Why you shouldn’t be surprised by another record-breaking quarter for renewable energy

Another quarter, another step forward in Britain’s decarbonisation.

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It’s been another record-breaking quarter for Britain’s power system. During the first three months of 2017, biomass, wind and hydro all registered their highest energy production ever, while solar recorded its highest ever peak output.

And while this is all worth celebrating, it shouldn’t come as a surprise – the last few years have seen Britain’s power system take several significant steps toward decarbonisation and this year is no different. Electric Insights, the quarterly report on Britain’s power system by Dr Iain Staffell from Imperial College London, commissioned by Drax via Imperial Consultants, documents the new gains and confirms the trend: renewables are fast becoming the new norm and in 2017 they continued their growth.

Biomass domes at Drax Power Station

The renewable record breakers

Over this quarter biomass electricity generation hit a record production figure of 4.4 TWh, which means that biomass generators ran at 95% of full capacity – higher than any other technology has achieved over the last decade.

Hydro went 4% better than its previous energy production best by generating 1.6 TWh, while Britain’s wind farms produced 11.3 TWh (10% higher than the previous record, set in 2015). This was helped in part by several new farms being built which increased installed capacity by 5% over last year, but it was also indebted to the mild, windy weather.

Wind farms produced more electricity than coal, 57 days out of 90 during the first three months of 2017

Solar hit a new record peak output at the end of March, when it generated 7.67 GW – enough to power a fifth of the country. In fact, during the last weekend of March, for the first time ever, the country’s demand for electricity from the national grid was lower during an afternoon than during the night. This was because solar panels, which only generate power when the sun is up, tend to sit outside of the national high voltage transmission grid.

Understanding how this happened is to understand how solar energy is changing our national power system.

A reverse of the trend

Electricity demand on the national grid – think of it as the power system’s motorways – is typically higher during the day and early evening (when people are most active, using lights and gadgets) than overnight. However, on the last weekend in March 2017, the opposite was true because of how much solar energy was generated.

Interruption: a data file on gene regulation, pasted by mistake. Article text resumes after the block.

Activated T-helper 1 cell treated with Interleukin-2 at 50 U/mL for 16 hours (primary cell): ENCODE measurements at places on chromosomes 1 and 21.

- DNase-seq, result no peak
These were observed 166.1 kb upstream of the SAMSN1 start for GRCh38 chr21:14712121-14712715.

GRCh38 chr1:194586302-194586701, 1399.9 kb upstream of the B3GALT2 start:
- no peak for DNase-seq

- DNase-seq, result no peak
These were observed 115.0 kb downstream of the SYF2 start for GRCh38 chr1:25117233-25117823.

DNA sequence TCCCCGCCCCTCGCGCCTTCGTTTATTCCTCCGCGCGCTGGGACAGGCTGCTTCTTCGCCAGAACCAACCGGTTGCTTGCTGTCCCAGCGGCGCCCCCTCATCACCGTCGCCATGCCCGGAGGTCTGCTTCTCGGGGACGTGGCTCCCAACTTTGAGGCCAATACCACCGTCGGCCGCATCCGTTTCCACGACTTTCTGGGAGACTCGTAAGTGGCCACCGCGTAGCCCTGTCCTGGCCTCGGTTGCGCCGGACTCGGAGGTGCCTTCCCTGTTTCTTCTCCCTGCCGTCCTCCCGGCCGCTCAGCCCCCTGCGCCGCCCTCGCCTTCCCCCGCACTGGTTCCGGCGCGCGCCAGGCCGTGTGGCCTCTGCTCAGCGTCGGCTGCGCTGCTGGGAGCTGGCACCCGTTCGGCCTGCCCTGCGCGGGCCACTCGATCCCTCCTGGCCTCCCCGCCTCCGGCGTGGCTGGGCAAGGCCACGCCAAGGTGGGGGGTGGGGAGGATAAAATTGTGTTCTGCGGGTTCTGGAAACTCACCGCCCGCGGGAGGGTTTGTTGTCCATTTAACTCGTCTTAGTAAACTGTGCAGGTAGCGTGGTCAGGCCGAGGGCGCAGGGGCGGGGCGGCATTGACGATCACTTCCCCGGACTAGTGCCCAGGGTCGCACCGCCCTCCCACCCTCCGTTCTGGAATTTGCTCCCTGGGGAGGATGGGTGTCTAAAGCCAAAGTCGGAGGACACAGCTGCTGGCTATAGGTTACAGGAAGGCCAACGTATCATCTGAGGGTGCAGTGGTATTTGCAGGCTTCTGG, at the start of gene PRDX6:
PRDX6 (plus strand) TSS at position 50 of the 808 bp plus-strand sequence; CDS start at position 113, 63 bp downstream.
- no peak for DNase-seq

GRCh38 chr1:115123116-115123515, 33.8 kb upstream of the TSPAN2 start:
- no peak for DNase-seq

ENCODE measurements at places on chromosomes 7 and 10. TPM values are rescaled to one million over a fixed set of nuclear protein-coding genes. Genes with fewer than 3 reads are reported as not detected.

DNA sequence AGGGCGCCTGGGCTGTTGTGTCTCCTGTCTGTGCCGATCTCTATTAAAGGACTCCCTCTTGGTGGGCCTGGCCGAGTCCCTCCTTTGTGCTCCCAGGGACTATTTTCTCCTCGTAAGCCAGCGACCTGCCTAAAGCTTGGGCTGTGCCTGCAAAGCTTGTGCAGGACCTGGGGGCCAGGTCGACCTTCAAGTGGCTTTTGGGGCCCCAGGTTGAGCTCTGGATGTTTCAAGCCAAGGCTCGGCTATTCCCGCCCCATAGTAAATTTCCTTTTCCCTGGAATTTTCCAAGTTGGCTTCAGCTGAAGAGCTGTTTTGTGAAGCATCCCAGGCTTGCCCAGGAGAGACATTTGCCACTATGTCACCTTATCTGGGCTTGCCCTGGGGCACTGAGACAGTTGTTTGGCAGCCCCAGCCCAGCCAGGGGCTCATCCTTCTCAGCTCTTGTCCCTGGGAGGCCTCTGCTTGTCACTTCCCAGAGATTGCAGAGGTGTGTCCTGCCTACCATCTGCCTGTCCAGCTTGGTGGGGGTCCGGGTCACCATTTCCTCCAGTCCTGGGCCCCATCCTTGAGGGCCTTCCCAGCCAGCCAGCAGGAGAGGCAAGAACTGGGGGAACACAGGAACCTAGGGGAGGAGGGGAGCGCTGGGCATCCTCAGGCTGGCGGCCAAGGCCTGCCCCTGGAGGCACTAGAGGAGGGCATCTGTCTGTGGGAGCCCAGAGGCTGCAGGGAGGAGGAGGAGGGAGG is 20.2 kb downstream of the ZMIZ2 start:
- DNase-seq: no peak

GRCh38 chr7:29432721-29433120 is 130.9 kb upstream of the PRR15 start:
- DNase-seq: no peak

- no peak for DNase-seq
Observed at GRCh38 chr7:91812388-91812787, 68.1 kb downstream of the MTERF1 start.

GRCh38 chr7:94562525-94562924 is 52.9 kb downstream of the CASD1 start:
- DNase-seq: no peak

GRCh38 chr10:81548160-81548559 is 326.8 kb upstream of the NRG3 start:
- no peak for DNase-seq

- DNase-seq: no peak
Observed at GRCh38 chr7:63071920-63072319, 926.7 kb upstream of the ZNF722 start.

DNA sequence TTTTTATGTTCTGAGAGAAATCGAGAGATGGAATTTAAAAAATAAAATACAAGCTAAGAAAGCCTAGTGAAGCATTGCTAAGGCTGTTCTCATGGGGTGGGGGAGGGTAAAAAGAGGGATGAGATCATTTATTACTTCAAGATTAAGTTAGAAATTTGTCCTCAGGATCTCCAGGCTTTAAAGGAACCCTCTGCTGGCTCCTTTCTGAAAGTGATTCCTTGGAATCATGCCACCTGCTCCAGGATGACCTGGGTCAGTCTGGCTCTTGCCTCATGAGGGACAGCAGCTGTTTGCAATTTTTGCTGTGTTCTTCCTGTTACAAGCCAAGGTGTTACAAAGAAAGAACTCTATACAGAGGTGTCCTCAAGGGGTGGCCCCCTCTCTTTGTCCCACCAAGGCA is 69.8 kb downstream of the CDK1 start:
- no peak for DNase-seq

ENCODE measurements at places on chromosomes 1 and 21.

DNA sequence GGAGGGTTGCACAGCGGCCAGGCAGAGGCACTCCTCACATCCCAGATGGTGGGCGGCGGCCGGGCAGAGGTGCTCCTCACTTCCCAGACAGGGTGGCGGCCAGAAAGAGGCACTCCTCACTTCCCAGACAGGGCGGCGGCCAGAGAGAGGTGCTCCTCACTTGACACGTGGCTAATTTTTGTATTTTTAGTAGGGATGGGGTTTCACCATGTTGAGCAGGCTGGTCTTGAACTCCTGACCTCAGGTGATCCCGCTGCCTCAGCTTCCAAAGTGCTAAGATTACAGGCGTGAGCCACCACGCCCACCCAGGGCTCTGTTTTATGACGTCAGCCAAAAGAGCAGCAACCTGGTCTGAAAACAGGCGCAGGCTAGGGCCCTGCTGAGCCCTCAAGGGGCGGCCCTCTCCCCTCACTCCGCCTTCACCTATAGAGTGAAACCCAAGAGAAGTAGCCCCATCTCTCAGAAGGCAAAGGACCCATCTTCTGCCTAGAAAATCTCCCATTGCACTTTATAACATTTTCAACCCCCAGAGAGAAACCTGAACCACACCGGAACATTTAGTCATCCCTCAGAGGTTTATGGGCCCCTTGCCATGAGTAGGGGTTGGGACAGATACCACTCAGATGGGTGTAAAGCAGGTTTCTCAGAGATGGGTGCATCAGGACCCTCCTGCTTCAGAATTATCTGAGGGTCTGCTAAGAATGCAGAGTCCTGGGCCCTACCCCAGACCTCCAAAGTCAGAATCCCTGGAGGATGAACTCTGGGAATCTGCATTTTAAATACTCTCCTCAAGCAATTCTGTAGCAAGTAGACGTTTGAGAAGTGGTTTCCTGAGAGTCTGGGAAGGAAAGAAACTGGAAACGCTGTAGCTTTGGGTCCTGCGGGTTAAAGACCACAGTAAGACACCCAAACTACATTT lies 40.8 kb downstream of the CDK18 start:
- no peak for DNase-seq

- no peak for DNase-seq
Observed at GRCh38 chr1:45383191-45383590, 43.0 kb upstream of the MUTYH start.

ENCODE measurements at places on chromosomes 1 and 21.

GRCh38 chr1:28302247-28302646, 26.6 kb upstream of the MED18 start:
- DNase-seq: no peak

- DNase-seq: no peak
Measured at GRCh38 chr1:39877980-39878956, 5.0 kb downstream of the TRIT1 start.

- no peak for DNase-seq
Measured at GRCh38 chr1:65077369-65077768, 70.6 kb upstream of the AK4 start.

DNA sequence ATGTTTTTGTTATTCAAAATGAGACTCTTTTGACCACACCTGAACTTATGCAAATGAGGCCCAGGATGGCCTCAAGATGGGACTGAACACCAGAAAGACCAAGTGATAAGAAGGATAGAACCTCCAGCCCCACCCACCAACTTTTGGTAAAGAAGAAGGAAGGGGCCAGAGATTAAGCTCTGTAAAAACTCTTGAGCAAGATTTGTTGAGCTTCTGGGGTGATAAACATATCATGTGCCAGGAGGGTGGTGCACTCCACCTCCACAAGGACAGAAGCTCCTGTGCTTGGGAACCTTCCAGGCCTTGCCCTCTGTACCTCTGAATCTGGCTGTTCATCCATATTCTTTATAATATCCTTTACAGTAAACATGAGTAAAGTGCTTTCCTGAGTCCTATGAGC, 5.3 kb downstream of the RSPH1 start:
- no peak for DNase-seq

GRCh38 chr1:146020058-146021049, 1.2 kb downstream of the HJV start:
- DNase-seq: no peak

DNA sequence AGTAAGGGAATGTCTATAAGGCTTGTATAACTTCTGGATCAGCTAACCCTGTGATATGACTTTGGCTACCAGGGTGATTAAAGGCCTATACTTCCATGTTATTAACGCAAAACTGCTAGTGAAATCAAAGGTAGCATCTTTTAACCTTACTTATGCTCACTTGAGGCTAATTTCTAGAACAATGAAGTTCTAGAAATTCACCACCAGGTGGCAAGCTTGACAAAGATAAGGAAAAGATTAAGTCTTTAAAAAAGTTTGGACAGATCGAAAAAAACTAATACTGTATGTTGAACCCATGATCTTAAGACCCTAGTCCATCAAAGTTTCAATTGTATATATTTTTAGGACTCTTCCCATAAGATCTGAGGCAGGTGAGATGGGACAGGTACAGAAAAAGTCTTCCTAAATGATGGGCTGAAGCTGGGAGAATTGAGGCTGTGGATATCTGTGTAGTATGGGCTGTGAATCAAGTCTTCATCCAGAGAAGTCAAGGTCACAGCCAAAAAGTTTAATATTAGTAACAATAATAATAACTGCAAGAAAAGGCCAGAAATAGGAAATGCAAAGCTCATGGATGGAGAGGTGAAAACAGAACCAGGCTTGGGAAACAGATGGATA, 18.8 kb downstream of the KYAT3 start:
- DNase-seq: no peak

Solar panels and some smaller onshore windfarms are ‘invisible’ – they don’t feed into the national grid. Instead, these sources either feed into the regional electricity distribution networks – the power system’s A and B roads – or, as many of them are on people’s roofs and used in their own homes or business premises, it never gets down their driveway. This can mean when solar panels are generating a lot of electricity, there is a lower demand for power from the grid, making it appear that less of the country is using electricity than it actually is.

This was the case during the last weekend of March, when solar generated enough power to satisfy a large part of Britain’s demand. And while this is another positive step towards a lower carbon energy mix, it is about to change the way our power system works, particularly when it comes to the remaining coal power stations.

What the power system needs to provide, today and in the future, is flexibility – to ramp up and down to accommodate for the shifting demand based on supply of intermittent – weather dependent – renewables. Thermal power stations such as gas, coal and biomass can meet much of this demand, but even more rapid response from technologies such as the Open Cycle Gas Turbines that Drax is developing and batteries could fulfil these needs quicker.

Today’s dirty is yesterday’s clean

The record breaking and increased renewable generation of the period from January to March 2017 would mean nothing if it wasn’t matched by a decrease in emissions. During the first three months of 2017, emissions dropped 10% lower than the same period in 2016 and a massive 33% lower than 2015. Coal output alone fell 30% this quarter compared to Q1 2016.

To put the scale of this progress into context we need only look at the quarter’s ‘dirtiest hour’ – the hour in which carbon intensity from electricity generation is at its highest. Between January and March, it peaked on a calm and cold January evening with 424 grams of CO2 released per kWh (g/kWh). The average for generation between 2009 and 2013 was 471 g/kWh. In short, this quarter’s dirtiest hour was cleaner than the average figure just four years ago – yesterday’s average is today’s extremity.

If we want to continue to break records and further progress towards a fully decarbonised power system, this needs to be a consistent aim: making the averages of today tomorrow’s extremes.

Top line stats

Highest energy production ever

  • Wind – 11.3 TWh
  • Biomass – 4.4 TWh
  • Hydro – 1.6 TWh

Record peak output

  • Solar – 7.67 GW
  • Enough to power 1/5 of the country

Yesterday’s average is today’s extremity

  • Average carbon emissions per kWh – 2009-2013
    • 471 g/kWh
  • Average carbon emissions per kWh – Q1 2017
    • 284 g/kWh
  • Peak carbon emissions per kWh – 2009-2013
    • 704 g/kWh
  • Peak carbon emissions per kWh – Q1 2017
    • 424 g/kWh

 

Explore the data in detail by visiting ElectricInsights.co.uk

Commissioned by Drax, Electric Insights is produced independently by a team of academics from Imperial College London, led by Dr Iain Staffell and facilitated by the College’s consultancy company – Imperial Consultants.